Port

Port

650.00

Port is a semi-improvisational wall quilt conceptualized after being blown away by the size, scale, and unassuming beauty of the Port of Los Angeles. Aerial photos of the port became the inspiration for the Port Quilt - brightly colored containers from a birds-eye view, surrounded by concrete marked with well-worn lines from constant movement and shuffling. 

SIZE

  • 50” x 52”

  • Made to be a wall hanging with hanging tabs included

MATERIALS

  • Top: Steel linen/cotton with an assortment of cotton, linen/cotton and linen

  • Binding: Steel linen/cotton

  • Back: Amber cotton

  • Batting: Thick US-grown unbleached 100% cotton

PROCESS

  • Machine pieced, quilted and bound by Laura in her mobile Airstream studio

  • Made across California, Oregon, Washington and Arizona over the course of seven months

  • Ready to ship in 1 - 3 business days

CARE

  • Iron creases out before hanging.

  • Machine wash delicate in cold water with a gentle detergent. Hang to dry. Fabric will crinkle slightly after the first wash and will soften with use + love.

  • To extend the life of your quilt, dry clean only and spot clean when necessary.

STORY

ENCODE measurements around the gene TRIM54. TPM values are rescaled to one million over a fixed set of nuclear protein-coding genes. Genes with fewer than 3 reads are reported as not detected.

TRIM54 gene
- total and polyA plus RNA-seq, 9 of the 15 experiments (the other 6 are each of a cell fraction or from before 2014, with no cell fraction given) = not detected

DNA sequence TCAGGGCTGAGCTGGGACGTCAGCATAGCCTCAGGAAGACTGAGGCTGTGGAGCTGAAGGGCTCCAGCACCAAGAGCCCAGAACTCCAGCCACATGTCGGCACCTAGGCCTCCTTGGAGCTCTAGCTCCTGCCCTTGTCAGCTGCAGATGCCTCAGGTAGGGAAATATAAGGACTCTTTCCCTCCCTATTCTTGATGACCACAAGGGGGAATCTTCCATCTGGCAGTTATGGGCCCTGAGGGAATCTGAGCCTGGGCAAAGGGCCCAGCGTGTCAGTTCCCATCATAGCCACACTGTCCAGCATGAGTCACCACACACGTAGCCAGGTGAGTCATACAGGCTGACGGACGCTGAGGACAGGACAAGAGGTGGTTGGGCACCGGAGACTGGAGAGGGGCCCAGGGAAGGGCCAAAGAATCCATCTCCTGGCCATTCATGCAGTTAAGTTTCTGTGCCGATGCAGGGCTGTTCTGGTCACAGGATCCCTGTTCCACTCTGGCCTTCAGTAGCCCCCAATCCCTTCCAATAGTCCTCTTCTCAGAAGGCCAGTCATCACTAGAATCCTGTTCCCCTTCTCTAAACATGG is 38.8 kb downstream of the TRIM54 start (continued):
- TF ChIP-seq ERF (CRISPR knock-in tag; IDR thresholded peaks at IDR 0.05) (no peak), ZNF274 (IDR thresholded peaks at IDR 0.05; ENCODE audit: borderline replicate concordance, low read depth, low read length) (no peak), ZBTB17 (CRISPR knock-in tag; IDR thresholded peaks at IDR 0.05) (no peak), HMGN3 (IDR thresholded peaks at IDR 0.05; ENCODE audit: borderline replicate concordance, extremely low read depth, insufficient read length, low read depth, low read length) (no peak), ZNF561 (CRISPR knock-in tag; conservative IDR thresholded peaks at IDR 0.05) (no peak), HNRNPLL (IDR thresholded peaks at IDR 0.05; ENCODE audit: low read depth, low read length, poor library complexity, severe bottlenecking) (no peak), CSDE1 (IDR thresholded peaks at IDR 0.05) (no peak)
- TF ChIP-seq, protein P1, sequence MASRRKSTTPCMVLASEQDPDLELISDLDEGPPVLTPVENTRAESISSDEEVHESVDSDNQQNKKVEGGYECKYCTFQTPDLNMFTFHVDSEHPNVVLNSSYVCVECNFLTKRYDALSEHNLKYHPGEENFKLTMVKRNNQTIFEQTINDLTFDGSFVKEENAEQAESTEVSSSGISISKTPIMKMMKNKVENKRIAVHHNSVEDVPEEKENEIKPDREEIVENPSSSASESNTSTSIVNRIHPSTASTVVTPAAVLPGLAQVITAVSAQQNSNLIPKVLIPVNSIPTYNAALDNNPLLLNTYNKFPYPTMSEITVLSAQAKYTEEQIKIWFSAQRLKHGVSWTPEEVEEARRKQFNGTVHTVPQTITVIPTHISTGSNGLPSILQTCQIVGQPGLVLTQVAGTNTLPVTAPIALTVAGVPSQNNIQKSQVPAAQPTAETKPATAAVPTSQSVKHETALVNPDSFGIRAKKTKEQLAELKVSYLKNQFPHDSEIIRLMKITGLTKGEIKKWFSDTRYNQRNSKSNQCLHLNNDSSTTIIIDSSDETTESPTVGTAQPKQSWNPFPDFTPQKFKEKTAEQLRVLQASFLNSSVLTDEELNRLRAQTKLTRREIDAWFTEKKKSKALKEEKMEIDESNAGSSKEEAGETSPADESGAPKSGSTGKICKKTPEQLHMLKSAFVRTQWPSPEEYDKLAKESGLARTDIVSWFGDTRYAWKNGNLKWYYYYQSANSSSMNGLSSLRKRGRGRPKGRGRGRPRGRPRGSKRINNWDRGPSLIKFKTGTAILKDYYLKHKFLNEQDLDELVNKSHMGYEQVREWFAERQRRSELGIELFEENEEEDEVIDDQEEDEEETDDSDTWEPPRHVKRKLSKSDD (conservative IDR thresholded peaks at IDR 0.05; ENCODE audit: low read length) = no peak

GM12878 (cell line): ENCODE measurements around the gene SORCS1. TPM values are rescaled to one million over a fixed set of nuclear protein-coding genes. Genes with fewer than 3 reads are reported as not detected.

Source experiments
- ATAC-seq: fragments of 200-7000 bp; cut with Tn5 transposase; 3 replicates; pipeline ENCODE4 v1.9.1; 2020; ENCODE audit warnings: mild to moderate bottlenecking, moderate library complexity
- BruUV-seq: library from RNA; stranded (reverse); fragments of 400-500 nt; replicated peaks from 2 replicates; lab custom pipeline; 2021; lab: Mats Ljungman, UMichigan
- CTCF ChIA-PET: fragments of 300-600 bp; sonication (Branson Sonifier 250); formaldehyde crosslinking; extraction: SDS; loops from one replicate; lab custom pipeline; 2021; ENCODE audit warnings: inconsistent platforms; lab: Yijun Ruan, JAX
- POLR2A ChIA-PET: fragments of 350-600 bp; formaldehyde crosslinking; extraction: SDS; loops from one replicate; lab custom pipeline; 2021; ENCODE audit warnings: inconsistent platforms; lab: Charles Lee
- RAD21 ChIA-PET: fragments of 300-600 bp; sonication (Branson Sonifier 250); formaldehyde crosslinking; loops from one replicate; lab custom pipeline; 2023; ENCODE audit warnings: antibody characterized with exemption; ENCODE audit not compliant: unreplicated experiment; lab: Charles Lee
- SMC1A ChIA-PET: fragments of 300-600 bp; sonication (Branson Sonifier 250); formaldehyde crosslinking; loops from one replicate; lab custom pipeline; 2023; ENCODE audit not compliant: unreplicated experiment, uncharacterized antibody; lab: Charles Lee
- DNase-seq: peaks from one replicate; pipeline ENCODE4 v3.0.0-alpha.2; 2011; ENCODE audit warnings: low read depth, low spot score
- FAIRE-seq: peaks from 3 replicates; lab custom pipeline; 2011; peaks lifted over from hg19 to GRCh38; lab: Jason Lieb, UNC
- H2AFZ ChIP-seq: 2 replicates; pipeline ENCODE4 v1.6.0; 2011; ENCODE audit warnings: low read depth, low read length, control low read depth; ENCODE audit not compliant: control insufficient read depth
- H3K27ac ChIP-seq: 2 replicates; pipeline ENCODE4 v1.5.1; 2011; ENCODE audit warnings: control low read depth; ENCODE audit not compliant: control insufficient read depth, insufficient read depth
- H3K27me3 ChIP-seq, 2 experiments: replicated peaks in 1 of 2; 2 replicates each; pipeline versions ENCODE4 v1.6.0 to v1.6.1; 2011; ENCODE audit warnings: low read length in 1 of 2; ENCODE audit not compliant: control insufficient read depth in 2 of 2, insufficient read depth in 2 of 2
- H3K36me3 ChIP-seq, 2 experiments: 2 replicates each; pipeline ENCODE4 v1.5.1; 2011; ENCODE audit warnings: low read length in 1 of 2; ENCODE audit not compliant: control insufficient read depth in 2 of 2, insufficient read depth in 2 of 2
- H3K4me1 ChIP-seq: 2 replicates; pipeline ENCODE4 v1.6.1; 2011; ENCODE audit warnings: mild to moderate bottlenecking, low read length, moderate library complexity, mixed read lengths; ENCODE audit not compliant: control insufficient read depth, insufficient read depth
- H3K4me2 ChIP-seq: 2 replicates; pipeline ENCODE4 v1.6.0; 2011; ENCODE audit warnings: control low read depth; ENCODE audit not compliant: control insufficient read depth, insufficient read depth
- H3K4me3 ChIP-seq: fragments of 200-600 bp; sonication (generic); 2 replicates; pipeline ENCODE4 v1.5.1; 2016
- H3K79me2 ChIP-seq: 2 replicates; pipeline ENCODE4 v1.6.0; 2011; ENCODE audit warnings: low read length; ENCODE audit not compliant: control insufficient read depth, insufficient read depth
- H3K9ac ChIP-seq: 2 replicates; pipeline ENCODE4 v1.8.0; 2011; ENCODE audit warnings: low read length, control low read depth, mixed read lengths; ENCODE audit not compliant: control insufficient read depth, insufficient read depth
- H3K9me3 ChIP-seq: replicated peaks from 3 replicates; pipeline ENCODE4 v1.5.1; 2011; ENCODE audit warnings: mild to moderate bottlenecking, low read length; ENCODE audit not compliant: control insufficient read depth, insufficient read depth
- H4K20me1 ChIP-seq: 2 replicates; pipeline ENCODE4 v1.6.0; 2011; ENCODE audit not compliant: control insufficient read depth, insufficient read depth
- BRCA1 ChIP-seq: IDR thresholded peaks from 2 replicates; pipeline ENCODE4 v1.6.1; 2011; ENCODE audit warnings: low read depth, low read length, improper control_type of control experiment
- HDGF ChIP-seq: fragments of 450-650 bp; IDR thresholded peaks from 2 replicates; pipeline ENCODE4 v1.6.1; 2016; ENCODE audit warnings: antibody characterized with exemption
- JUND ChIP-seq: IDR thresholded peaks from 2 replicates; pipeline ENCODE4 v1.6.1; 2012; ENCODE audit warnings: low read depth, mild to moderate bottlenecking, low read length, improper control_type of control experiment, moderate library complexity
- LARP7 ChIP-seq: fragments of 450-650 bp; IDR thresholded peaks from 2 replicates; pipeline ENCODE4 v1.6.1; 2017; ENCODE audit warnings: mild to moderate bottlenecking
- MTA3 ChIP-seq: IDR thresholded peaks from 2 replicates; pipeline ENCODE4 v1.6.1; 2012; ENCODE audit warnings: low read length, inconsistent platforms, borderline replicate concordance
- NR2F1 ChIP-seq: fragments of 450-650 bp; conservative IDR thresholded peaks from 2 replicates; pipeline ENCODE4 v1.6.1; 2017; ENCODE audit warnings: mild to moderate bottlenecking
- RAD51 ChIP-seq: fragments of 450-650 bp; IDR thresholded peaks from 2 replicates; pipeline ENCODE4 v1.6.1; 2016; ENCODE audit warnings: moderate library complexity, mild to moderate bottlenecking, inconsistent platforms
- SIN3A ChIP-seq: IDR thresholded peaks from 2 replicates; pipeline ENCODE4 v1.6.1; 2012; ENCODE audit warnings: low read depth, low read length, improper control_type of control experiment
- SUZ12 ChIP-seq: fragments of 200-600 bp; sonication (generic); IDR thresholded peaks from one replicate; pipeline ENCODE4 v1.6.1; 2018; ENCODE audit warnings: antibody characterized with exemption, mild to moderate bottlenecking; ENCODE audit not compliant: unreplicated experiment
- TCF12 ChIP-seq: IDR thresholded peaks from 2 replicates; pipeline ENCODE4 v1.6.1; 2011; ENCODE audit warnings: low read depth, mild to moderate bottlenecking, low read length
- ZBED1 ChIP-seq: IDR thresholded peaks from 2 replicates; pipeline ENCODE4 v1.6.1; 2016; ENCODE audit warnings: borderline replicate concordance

The first stop of our last year on the road was Long Beach, CA. Where we stayed was just over the bridge from the Port of Los Angeles, a place that wouldn’t normally be interesting to me. But driving home one day, I was routed through the port, which is one of the busiest and biggest in the world. The sheer quantity of colorful shipping containers, not to mention mind-boggling logistics required to run the place was exhilarating and dizzying. I made it a point to drive through the port whenever I could - the stacks and stacks of shipping containers in neat rows where beautiful to me. After coming across some aerial photos of the port, I knew I had to find a way to make Port. It took several months and many starts and stops before determining how each element would look and work together, with the improvised rows of “containers” against the “concrete” and the closely quilted rows to show the constant movement and shuffle of cargo in and out of the port.

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